Table 4 demonstrates that the co-occurrence of DS/CNV with AAA is 9.4 fold higher than that expected from the above population of 207 human donors. The co-occurrence of AMD with AAA is 4.2 fold higher than that expected from the above population of 207 human donor eyes. A statistical analysis of the co-occurrence of two variables was determined by the Fisher's exact test (Rossner, B., Fundamentals of Biostatistics, Duxbury Press, Belmont, Calif., 370–377, 1995). For Fisher's exact test of co-occurrence of AAA and DS/CNV, p<0.00001. This is a statistically significant correlation of the incidence of AMD with that of AAA, suggesting that the diseases share etiology or the same genetic locus.
Of 207 human donors obtained according to Example 1, 8 donor eyes had thoracic aortic
aneurysm (TAA), all of which had AMD-associated fundus findings. One TAA donor also had AAA with DS/CNV.
A database is provided describing the medical conditions identified in a database appended hereto as Table 5. A human repository consisting of donor eyes has been collected
A preferred animal model is an animal with a macula, such a monkey. For example a cynomolgus monkey was anesthetized according to methods well known in the art. The choroidal circulation was blocked and a 360° peritomy was made and traction sutures were used to rotate the eye as far as possible supemasally to gain access to the posterior globe. A blunt cannula was used to separate the choroid from the edge of the sclera and 100 μl of sterile balanced salt solution (BSS) containing 60 units of protease-free chondroitinase ABC (American Cyanimide) was injected into the choroidal stroma. The sclerotomy was closed with 7-0 vicryl sutures. Indirect ophthalmoscopy demonstrated a normal choroid and retina without hemorrhage or depigmentation. The conjunctiva was closed with 7-0 vicryl suture and 3 mg celestone was injected subconjunctivally. The animal was monitored non-invasively with an opthalmoscope to monitor fundus changes, including neovascularization, for 7 days. The animal was then euthanized with barbiturate overdose (“Sleepaway”) and the eyes prepared for histological observation according to art known methods. Distinct disruptions of Bruch's membrane were observed in the experimental eye, demonstrating that the enzyme reached Bruch's membrane.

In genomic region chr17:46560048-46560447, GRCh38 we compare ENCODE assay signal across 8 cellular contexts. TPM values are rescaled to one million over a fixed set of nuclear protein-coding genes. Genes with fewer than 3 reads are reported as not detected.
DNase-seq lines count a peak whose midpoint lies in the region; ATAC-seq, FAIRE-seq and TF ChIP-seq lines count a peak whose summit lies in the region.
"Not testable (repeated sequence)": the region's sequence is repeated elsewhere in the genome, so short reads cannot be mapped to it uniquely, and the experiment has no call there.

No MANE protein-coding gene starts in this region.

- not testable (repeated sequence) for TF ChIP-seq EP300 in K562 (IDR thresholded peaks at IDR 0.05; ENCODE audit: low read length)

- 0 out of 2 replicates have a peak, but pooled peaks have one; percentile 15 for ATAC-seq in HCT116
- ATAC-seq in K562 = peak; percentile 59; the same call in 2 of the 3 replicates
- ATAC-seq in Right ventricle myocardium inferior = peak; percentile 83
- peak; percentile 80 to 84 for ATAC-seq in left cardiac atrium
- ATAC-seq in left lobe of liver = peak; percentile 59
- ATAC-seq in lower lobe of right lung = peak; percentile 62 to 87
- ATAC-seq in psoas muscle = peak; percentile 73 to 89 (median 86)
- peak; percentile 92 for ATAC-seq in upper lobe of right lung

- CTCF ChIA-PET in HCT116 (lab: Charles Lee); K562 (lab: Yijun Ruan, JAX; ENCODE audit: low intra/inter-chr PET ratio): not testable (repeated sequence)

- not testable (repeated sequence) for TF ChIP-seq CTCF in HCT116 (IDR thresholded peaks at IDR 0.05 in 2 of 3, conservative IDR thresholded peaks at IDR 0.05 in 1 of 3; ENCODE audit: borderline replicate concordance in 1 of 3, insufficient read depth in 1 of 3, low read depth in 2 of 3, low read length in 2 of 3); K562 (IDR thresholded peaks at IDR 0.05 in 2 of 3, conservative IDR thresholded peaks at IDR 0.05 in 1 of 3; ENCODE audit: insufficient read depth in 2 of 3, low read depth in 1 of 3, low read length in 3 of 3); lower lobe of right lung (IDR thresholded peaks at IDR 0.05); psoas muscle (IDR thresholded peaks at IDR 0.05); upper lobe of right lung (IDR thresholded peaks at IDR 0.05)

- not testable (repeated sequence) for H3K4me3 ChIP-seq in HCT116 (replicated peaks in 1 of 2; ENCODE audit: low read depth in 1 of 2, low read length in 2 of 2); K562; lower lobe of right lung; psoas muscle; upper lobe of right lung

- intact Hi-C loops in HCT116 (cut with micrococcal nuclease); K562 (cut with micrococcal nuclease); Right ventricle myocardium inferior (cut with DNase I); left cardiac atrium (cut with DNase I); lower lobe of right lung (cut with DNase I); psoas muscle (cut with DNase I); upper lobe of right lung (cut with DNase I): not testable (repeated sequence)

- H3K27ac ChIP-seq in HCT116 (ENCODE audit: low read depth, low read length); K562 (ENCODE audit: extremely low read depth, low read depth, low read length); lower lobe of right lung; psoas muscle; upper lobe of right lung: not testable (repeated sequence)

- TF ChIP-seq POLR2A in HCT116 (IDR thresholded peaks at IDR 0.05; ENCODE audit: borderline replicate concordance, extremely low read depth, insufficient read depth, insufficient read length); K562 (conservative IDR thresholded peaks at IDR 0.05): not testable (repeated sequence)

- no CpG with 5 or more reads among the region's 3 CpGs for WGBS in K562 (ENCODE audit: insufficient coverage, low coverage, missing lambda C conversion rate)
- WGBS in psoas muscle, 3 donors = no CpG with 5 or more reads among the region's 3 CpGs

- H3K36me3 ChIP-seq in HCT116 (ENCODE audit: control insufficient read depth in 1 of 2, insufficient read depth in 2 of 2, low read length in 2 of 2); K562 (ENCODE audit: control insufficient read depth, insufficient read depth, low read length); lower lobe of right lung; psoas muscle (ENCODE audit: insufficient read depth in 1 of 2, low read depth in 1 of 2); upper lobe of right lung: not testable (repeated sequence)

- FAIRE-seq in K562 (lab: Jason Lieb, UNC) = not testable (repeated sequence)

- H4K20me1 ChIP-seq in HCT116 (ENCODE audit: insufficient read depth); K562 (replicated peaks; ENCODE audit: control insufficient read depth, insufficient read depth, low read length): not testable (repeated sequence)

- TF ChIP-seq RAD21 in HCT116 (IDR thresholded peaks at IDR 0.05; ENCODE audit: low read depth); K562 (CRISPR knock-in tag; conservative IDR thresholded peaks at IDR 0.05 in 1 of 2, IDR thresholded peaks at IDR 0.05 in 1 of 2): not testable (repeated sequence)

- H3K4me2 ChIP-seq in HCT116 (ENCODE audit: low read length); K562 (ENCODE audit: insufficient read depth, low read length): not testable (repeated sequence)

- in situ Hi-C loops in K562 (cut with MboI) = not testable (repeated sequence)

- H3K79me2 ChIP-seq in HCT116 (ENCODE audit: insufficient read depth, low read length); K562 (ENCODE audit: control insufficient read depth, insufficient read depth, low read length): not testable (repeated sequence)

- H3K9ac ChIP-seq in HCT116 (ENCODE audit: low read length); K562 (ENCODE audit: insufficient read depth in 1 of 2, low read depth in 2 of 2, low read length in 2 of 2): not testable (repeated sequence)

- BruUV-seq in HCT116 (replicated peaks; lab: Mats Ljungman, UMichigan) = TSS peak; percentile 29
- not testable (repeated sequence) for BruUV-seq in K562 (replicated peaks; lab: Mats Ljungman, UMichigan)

The above example can be modified to inject 1–100 U/ml elastase in 0.05 to 0.50 ml BSS. Alternatively, the method described above can be modified to replace the injection of enzyme for the insertion of enzyme in the form of a slow release pellet, such slow release pellet technology being well known in the art. Alternatively, the aorta may be perfused with elastase or chondroitinase, without the need for surgery, and the animal monitored as above.
An Anidjar/Dobrin rat is created by the infusion of the abdominal aorta with pancreatic elastase. (Anidjar, S., et al., Circulation, 82:973–981, 1990, the teachings of which are incorporated herein by reference and described briefly below). In short, a 1 cm segment of the abdominal aorta of a male Wistar rat is isolated and perfused. The animals are anesthetized with 6% sodium pentobarbital (0.1 ml/100 g body weight) and a PE10 polyethylene catheter is inserted into the femoral artery under a binocular surgical microscope until the tip reaches the infrarenal abdominal aorta. The vena cava is dissected free from the aorta by laparotomy, collateral arteries ligated and the position of the catheter tip verified. The abdominal aorta is clamped at the level of the left renal vein and ligated around the catheter 1 cm downstream. This isolated segment of abdominal aorta is then perfused with 2 ml of the appropriate test solution (rate, 1 ml/hr), such as 15 units pancreatic elastase (Type I; 1 unit=1 mg elastin hydrolysed for 20 minutes at pH8.8, 37° C., Sigma Chemical Co., St. Louis, Mo.) in 2 mls normal saline from the lumen to the adventitia through the media. Control rats are perfused with 2 ml saline alone. At the end of the perfusion, the aorta is unclamped, the ligature and the catheter removed, the femoral artery ligated and the aortic permeability verified. The wounds are closed and the rats are returned to their cages and monitored for the presence of AMD (e.g., drusen, disciform scars or choroidal neovascularization) and for AAA.